Violet or Light Light Black - Epson P7000 and P9000 Printers

Violet is the New Black – Epson P7000 and P9000 Printers

Here are some of our most frequently asked questions.

Why do I need violet ink?

Epson introduced the violet ink primarily as an aid for their packaging and proofing customers. The addition of the violet to the spectrum helps Epson hit an incredible 99% of Pantone colors, which is invaluable for proofing, packaging design, or anywhere else pinpoint accurate color is required.

But I’m a photographer, and super accurate color is extremely important to me as well!

Yes, it absolutely is. We agree 100%. Unfortunately, it’s also a pretty good bet that archival stability, lightfastness, and fade resistance are just as important to you as accurate color reproduction, and violet ink is notoriously unstable. Bottom line, if you print with violet ink, you are likely trading a slightly wider color gamut for a faded, damaged print just a few years down the line.

Why can’t I switch back and forth between the violet and the light light black?

I asked this question a few times myself, because it seemed to me a great way to help our customers who use their machines for photographs, fine art, and publication mock-ups. Basically, once you put that violet ink in (and you are prompted several times by the printer to confirm yes, you in fact DO want to run the violet ink), some internal circuit wizardry is performed and you are locked in. In other words, once you go violet, you never go back.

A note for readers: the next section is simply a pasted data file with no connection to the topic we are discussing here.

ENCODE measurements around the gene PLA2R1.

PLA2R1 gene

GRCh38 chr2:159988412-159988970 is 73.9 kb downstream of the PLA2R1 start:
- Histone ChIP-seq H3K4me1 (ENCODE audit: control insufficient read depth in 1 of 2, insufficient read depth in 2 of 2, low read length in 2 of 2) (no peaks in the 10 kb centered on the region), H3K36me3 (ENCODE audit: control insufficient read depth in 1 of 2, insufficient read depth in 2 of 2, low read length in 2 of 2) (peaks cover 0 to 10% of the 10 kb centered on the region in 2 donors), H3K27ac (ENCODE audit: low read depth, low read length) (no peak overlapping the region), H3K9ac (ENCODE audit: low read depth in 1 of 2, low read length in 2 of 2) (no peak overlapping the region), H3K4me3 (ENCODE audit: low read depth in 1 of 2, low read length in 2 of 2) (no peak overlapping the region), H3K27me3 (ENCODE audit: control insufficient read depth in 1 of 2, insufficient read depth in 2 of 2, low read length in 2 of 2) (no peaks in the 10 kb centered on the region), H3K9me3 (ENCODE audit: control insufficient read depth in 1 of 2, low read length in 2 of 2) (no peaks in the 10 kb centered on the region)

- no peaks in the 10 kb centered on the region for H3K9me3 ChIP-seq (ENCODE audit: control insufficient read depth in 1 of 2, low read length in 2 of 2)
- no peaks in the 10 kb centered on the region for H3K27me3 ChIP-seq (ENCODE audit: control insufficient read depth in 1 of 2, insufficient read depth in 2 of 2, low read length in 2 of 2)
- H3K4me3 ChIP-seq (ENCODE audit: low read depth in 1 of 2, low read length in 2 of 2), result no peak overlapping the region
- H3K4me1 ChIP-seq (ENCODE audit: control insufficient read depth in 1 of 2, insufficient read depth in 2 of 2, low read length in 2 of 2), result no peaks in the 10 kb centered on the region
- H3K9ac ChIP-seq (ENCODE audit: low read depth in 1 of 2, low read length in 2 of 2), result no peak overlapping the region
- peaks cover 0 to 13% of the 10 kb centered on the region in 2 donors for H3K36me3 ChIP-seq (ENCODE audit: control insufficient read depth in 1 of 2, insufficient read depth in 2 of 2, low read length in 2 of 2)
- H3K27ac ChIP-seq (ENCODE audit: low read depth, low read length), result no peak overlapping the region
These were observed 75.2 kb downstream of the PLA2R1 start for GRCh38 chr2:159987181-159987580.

What if I change my mind?

We would be delighted to sell you another Epson printer dedicated to either violet or light light black ink usage. :)

What other advancements has Epson introduced with the new line of printers?

Epson has tinkered with a few other features on the new SureColor printers. They’ve refined and improved the print head, which is now capable of generating even smaller variable ink droplet size. They’ve added an optional 320GB internal print server hard drive. They’ve added roll media length tracking to the printer display. As part of their new HDX ink set, they’ve tweaked their black ink to be even darker and more vibrant. They’ve changed the color of the roll media cover to help identify at a glance the type of printer you are using (seriously).

Lastly, they’ve added a user scheduled print head cleaning option to the mix, which allows you to schedule periodic cleanings to keep the print head firing and happy, even over prolonged periods of inactivity. We’re so excited about that last one that we’ve bolded and underlined it. While the best way to keep an Epson printer happy is to use it frequently (these are still professional production machines and meant to be used often), the addition of a print head maintenance cycle means that the print head will stay wet, even if the rest of the machine, and you, are on vacation.